Integrity of Price during the Economic downturn
By Ahmed Mahmoud
Tough times require creative solutions, not just business as usual! Not only are hotels being buffeted by the economy, but also by new and competitive hotels that have come (or are coming) online in the near future. Make no mistake; there will be winners and losers in this environment - some hotels will prosper and some will capitulate!
With all the bad economic news in the media lately, and with most industry experts expecting RevPar to drop by as much as 5%-10% in 2009, there are few - if any - hotels that are projecting a good financial performance this year.
Overall economic and political conditions in our areas, countries, regions and all over the world are among the most influential factors to be considered upon establishing our pricing. In the past, during times of crisis and reduced travel – such as the 1991 Persian Gulf War, September 11, and as recently as the economic recession 2008 – panic-stricken hoteliers responded by an overall reduction in room rates. Such reactions were understandable; but ultimately, did not attract a significant increase in hotel guests. Rather than reacting in this fashion, it is better from a profit-and-loss perspective to be strategic.
In this regard most of the hotels will start to reduce and their prices to generate demand. This is particularly true when the economy turns south, and management need to get further inside the numbers, searching for anything that might give them an edge on the competition.
The result; you might gain some occupancy but you will lose RevPar, and this will be to your competition. Conversely, those hotels with higher rates relative to their competitive set, will have lower occupancy and higher RevPar. Now, if you are satisfied with higher occupancy and mediocre RevPar, there is no reason to read-on. You may go back to reading your P&L statement while scratching your head wondering why the added occupancy did not improve your bottom-line, and remember your occupancy and your ADR does not go to your bank , only the RevPar is going to the bank.
So before you think to reduce your rates, here are a few suggestions to be considered for maintaining effective pricing of your hotel:
Analyze economic indicators and how they impact your guests’ travel patterns.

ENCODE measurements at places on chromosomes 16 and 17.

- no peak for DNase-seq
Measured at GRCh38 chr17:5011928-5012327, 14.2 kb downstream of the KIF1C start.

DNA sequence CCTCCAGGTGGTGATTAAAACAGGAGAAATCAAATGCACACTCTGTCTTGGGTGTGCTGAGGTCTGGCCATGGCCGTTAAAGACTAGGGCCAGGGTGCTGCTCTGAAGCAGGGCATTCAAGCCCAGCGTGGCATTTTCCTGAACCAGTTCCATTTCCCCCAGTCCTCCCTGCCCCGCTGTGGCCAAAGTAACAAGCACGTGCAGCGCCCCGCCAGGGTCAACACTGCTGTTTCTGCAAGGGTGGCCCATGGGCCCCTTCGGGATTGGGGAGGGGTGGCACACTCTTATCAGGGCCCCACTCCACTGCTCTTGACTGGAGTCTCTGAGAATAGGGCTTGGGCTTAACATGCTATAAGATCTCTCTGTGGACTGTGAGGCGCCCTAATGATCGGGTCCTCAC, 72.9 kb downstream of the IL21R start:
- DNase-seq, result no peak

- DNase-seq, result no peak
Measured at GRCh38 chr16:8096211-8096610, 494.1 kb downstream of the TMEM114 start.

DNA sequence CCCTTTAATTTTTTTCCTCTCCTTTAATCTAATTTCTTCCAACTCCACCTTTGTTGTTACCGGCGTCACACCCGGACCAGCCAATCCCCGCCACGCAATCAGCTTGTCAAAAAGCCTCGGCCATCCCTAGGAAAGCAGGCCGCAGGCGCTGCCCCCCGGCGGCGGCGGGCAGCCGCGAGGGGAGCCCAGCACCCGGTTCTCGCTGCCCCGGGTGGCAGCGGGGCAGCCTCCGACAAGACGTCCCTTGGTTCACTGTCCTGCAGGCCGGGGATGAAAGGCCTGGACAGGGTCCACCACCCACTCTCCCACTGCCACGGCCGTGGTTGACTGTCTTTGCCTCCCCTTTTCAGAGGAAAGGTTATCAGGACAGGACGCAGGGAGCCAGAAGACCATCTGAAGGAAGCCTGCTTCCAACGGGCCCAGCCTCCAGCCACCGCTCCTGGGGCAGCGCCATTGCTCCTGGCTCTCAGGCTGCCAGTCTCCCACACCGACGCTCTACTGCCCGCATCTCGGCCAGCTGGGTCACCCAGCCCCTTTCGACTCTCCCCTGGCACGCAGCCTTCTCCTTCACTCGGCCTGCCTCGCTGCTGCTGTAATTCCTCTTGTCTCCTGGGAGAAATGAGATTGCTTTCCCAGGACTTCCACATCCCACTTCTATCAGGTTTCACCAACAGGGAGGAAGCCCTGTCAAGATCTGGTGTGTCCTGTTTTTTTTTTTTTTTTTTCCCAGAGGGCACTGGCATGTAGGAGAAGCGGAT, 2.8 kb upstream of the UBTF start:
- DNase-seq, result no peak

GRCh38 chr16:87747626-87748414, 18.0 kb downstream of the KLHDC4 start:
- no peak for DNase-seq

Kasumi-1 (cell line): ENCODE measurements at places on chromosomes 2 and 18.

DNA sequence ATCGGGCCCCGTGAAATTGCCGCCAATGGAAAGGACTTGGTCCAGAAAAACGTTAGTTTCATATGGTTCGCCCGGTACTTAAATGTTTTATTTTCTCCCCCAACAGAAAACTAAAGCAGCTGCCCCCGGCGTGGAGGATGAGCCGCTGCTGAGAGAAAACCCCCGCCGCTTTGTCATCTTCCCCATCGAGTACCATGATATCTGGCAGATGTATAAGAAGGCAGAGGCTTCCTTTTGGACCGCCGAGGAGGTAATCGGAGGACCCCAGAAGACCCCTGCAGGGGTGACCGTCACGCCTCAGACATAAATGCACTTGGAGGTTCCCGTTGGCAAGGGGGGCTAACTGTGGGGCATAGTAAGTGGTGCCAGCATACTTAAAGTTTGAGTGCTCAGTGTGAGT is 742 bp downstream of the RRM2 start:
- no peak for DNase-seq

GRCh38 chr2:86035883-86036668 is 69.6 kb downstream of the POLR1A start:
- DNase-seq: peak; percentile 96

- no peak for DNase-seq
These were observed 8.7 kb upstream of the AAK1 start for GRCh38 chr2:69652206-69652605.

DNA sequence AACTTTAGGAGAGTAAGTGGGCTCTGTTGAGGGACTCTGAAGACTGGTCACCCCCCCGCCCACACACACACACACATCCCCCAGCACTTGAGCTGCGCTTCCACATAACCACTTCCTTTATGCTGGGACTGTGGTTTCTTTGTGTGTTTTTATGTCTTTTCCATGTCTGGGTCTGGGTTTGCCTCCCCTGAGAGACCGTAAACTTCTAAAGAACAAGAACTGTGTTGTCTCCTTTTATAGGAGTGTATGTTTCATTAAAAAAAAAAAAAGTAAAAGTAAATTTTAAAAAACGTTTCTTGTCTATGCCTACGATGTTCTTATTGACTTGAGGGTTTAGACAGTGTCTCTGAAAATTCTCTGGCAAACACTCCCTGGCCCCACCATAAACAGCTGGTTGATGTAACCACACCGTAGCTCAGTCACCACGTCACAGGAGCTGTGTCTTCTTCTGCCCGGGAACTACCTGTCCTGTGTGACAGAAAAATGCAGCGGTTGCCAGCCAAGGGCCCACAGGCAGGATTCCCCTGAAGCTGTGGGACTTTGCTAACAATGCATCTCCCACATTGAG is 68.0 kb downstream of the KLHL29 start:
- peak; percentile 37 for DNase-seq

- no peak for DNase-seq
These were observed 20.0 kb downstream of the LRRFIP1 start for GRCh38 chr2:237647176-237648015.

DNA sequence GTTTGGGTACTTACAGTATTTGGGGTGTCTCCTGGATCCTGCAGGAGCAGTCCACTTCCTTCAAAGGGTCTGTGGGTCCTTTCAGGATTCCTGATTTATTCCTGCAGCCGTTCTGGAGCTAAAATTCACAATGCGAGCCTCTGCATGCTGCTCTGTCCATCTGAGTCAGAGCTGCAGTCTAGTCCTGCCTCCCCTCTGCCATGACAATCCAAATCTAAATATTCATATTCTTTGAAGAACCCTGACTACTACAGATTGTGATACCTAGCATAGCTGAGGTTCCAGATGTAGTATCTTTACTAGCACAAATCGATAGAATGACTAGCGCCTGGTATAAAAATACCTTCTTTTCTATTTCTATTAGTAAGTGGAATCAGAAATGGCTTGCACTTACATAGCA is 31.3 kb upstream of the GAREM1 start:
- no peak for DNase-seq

Once you have reviewed the economic factors above, it is time to take the appropriate, targeted steps to maximize your business. Typically, there is no need to reduce your rates across the board. Instead, offer a value-added component to your guests, which will be a great deal less costly than cutting room rates. If a competitor has just promoted a continental breakfast or guests have indicated that their meal costs are too high, add your own continental breakfast. This may only cost $4 to $12 a room, depending upon how extensive the breakfast is for your guests. If your guest base is largely transient and this portion of your business is lacking, consider offering free Internet access. If online bookings have fallen, consider changing how much inventory you provide to third party intermediaries. Or, update your website to make it more user-friendly.
By keeping your rates stable and concentrating more on a value-added component for your hotel, guests will feel that they are getting more value for their money. If hoteliers drop rates too much too quickly, it can be more difficult to increase rates during more robust economic cycles. Guests anticipate (and understand) that you will raise rates to keep in line with the cost of living, however, too much of a rate increase can result in a loss of business.
By using the principles of revenue management, it could carry you through the current stagnant economy. Don't give in to the desperation of dropping your rates and crossing your fingers; generating business is hard work.
Stop chasing unrealistic revenue goals with price discounts. ‘Chasing declining revenue with price discounts just makes the problem worse - you end up with less revenue and no profit. Smart prices look for ways to eliminate discounts, especially on high value products and services - even in a downturn!'
Just keep in mind, the right price, is the price the consumer is willing to pay, while providing a profit to the retailer. And this will take you back to the Revenue Management pivot, Selling the right product to the right customer at the right time to the right customer through the right distribution channels.